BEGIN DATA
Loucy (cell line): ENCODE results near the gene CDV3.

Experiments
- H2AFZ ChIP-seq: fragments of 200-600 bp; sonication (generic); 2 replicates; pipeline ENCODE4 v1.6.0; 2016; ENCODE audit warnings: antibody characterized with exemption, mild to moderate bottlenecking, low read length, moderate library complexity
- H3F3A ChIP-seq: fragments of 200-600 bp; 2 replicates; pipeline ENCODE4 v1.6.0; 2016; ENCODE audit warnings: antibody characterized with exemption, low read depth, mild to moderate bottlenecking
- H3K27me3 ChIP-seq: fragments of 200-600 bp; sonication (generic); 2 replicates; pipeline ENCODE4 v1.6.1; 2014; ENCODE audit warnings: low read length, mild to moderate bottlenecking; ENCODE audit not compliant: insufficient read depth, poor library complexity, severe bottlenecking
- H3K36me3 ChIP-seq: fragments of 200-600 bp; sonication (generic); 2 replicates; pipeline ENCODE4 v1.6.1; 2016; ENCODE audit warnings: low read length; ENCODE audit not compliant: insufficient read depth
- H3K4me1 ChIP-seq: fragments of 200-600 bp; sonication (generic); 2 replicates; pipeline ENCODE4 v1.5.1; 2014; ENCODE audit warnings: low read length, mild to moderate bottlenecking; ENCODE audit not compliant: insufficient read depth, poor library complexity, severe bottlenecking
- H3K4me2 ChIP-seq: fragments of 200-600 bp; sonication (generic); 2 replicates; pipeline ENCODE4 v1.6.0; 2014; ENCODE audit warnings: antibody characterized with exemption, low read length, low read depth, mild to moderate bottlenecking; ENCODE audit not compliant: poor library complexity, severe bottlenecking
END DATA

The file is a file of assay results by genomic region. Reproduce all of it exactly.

Loucy (cell line): ENCODE results near the gene CDV3.

Experiments
- H2AFZ ChIP-seq: fragments of 200-600 bp; sonication (generic); 2 replicates; pipeline ENCODE4 v1.6.0; 2016; ENCODE audit warnings: antibody characterized with exemption, mild to moderate bottlenecking, low read length, moderate library complexity
- H3F3A ChIP-seq: fragments of 200-600 bp; 2 replicates; pipeline ENCODE4 v1.6.0; 2016; ENCODE audit warnings: antibody characterized with exemption, low read depth, mild to moderate bottlenecking
- H3K27me3 ChIP-seq: fragments of 200-600 bp; sonication (generic); 2 replicates; pipeline ENCODE4 v1.6.1; 2014; ENCODE audit warnings: low read length, mild to moderate bottlenecking; ENCODE audit not compliant: insufficient read depth, poor library complexity, severe bottlenecking
- H3K36me3 ChIP-seq: fragments of 200-600 bp; sonication (generic); 2 replicates; pipeline ENCODE4 v1.6.1; 2016; ENCODE audit warnings: low read length; ENCODE audit not compliant: insufficient read depth
- H3K4me1 ChIP-seq: fragments of 200-600 bp; sonication (generic); 2 replicates; pipeline ENCODE4 v1.5.1; 2014; ENCODE audit warnings: low read length, mild to moderate bottlenecking; ENCODE audit not compliant: insufficient read depth, poor library complexity, severe bottlenecking
- H3K4me2 ChIP-seq: fragments of 200-600 bp; sonication (generic); 2 replicates; pipeline ENCODE4 v1.6.0; 2014; ENCODE audit warnings: antibody characterized with exemption, low read length, low read depth, mild to moderate bottlenecking; ENCODE audit not compliant: poor library complexity, severe bottlenecking